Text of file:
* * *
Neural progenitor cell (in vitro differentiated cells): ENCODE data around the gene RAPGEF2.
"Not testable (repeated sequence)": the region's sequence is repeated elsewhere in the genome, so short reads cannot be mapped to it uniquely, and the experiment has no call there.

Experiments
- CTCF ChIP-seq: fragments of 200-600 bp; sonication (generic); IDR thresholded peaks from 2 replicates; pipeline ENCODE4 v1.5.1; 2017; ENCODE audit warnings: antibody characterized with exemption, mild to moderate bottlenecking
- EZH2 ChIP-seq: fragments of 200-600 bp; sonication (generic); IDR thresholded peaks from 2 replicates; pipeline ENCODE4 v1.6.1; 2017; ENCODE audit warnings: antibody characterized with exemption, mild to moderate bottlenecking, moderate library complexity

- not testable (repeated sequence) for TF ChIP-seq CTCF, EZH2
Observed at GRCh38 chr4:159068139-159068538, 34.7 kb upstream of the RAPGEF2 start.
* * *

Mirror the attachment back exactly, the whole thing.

Neural progenitor cell (in vitro differentiated cells): ENCODE data around the gene RAPGEF2.
"Not testable (repeated sequence)": the region's sequence is repeated elsewhere in the genome, so short reads cannot be mapped to it uniquely, and the experiment has no call there.

Experiments
- CTCF ChIP-seq: fragments of 200-600 bp; sonication (generic); IDR thresholded peaks from 2 replicates; pipeline ENCODE4 v1.5.1; 2017; ENCODE audit warnings: antibody characterized with exemption, mild to moderate bottlenecking
- EZH2 ChIP-seq: fragments of 200-600 bp; sonication (generic); IDR thresholded peaks from 2 replicates; pipeline ENCODE4 v1.6.1; 2017; ENCODE audit warnings: antibody characterized with exemption, mild to moderate bottlenecking, moderate library complexity

- not testable (repeated sequence) for TF ChIP-seq CTCF, EZH2
Observed at GRCh38 chr4:159068139-159068538, 34.7 kb upstream of the RAPGEF2 start.